The Four Loves is a book by C. S. Lewis which explores the nature of love from a Christian perspective through thought-experiments and examples from literature. The content of the examination is prefaced by Lewis' admission that he initially mistook John the Apostle's words "God is Love" (1 John 4:7-9, 1 John 4:15-17) for a simple inroads to his topic. By distinguishing need-love (such as the love of a child for its mother) from gift-love (epitomized by God's love for humanity), Lewis happens upon the contemplative that the natures of even these basic categorizations of love are more complicated than they, at first, seem. As a result, he formulates the foundation of his topic ("the highest does not stand without the lowest") by exploring the nature of pleasure, and then divides love into four categories, based in part on the four Greek words for love: affection, friendship, eros, and charity. It must be noted, states Lewis, that just as Lucifer—a former archangel—perverted himself by pride and fell into depravity, so too can love— commonly held to be the arch-emotion—become corrupt by presuming itself to be what it is not ("love begins to be a demon the moment he begins to be a god").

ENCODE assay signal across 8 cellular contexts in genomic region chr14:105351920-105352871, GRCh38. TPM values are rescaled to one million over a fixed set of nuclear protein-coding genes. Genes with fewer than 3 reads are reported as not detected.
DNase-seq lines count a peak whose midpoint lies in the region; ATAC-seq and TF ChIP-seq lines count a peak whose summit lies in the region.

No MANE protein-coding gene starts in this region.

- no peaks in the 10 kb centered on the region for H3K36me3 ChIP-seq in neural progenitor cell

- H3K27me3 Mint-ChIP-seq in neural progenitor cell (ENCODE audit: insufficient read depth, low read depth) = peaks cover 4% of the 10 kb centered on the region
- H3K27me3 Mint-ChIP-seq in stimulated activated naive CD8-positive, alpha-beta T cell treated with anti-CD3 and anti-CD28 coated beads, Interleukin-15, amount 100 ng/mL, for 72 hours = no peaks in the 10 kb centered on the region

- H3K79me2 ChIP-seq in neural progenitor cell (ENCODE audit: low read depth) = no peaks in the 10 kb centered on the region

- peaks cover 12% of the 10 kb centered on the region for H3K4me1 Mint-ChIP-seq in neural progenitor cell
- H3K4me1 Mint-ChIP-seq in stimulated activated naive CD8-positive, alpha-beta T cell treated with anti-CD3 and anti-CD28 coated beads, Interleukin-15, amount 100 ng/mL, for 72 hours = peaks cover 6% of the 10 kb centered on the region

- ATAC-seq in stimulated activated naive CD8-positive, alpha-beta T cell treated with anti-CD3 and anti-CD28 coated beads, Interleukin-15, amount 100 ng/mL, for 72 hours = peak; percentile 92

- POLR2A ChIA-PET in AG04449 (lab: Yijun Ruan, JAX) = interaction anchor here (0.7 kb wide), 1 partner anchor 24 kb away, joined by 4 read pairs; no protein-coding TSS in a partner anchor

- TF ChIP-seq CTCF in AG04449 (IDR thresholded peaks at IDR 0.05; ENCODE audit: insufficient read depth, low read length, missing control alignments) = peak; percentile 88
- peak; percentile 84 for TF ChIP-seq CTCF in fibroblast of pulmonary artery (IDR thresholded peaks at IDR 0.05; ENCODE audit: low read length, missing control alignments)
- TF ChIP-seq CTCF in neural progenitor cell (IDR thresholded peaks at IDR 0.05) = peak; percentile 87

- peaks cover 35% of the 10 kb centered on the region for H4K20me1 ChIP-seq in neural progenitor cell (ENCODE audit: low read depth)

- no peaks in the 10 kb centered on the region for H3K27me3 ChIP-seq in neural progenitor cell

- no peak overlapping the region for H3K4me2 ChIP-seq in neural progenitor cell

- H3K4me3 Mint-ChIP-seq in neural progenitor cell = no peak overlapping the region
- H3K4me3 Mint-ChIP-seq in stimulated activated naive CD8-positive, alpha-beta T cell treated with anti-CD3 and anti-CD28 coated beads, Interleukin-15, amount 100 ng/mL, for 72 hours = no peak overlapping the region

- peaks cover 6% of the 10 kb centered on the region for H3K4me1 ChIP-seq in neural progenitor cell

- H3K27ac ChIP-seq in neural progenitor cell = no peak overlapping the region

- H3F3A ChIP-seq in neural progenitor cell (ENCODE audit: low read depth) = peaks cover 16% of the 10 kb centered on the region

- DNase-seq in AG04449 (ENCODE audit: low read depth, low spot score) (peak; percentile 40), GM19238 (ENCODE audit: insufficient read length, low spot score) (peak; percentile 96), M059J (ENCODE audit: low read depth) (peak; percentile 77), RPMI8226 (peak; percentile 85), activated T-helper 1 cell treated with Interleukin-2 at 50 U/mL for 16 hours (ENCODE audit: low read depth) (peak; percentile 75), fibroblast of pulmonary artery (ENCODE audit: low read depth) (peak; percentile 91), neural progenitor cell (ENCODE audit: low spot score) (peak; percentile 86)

As with other languages, it has been historically difficult to separate the meanings of these words for love. Nonetheless, the senses in which these words were generally used are given below.